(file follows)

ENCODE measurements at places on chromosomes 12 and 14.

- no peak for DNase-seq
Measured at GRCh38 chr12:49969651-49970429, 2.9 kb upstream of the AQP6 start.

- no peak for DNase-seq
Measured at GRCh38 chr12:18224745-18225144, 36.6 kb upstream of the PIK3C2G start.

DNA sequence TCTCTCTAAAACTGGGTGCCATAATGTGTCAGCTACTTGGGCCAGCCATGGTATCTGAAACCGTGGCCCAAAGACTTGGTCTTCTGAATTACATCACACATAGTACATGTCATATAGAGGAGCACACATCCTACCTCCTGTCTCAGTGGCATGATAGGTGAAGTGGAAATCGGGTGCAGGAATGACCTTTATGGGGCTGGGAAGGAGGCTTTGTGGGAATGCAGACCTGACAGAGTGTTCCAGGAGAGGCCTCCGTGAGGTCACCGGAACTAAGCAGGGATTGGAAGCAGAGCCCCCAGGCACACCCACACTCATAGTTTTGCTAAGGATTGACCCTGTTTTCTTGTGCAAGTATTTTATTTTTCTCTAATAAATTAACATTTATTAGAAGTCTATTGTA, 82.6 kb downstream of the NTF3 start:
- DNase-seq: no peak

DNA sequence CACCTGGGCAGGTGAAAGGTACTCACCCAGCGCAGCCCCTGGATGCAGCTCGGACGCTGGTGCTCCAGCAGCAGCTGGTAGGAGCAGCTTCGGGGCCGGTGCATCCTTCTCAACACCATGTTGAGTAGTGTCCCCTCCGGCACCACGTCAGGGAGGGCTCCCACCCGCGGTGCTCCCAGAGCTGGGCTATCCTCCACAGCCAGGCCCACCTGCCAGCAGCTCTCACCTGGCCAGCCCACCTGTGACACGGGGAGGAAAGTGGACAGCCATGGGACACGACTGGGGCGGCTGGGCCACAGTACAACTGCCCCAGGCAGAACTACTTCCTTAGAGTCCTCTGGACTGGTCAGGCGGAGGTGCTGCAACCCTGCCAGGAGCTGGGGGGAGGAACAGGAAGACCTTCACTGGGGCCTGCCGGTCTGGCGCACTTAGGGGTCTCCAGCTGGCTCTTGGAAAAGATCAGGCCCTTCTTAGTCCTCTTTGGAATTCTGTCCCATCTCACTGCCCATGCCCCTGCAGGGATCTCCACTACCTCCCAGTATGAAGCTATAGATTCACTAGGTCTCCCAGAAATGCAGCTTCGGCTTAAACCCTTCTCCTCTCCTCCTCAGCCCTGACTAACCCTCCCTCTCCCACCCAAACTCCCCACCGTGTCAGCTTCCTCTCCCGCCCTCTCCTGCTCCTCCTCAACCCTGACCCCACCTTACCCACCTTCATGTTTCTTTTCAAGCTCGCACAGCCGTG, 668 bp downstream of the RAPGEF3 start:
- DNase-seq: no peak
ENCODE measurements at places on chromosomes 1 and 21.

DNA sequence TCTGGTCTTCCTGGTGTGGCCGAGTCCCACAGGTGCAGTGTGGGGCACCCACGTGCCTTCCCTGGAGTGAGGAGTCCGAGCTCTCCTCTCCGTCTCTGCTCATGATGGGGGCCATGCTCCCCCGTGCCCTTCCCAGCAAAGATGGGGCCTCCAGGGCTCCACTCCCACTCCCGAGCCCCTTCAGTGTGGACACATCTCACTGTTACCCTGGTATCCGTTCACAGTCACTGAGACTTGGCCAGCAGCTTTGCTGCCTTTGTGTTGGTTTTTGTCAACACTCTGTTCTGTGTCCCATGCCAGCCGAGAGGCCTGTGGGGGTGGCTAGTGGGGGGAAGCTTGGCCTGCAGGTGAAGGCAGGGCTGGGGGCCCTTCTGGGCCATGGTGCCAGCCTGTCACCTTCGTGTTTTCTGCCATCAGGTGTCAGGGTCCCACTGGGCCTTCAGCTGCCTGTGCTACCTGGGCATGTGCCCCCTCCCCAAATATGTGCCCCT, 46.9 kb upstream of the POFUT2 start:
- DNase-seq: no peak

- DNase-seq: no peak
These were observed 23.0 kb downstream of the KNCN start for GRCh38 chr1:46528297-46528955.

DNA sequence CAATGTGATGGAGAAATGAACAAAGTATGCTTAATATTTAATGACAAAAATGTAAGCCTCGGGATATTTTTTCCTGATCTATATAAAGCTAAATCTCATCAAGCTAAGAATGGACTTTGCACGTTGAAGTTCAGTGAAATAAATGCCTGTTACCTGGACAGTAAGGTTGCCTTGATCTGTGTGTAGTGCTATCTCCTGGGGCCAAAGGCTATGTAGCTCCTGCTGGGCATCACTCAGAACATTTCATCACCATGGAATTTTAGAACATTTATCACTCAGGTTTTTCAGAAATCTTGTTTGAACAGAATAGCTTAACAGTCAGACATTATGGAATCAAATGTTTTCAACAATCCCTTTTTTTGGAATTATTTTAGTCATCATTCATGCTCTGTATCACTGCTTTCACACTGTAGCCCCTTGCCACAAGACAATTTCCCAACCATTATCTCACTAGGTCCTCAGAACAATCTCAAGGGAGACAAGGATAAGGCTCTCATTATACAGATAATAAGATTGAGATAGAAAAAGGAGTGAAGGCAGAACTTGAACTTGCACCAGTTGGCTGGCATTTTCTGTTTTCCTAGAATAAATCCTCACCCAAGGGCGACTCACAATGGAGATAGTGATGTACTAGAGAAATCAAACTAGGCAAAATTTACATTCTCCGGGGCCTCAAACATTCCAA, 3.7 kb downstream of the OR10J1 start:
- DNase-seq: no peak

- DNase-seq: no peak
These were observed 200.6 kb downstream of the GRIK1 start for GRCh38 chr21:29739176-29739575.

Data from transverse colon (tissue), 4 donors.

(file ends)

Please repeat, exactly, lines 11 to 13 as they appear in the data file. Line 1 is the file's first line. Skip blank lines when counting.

DNA sequence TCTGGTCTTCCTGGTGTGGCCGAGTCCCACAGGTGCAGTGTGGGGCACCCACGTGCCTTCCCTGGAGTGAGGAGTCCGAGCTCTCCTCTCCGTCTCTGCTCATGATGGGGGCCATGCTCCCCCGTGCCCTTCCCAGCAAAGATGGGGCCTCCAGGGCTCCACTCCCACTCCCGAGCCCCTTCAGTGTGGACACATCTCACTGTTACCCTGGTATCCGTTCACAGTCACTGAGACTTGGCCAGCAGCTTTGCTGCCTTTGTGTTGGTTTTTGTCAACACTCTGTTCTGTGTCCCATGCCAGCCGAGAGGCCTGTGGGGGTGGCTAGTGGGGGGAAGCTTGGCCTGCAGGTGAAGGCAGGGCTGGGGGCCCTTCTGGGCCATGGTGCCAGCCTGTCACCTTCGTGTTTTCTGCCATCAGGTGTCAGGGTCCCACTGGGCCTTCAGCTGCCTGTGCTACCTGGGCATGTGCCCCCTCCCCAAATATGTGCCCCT, 46.9 kb upstream of the POFUT2 start:
- DNase-seq: no peak

- DNase-seq: no peak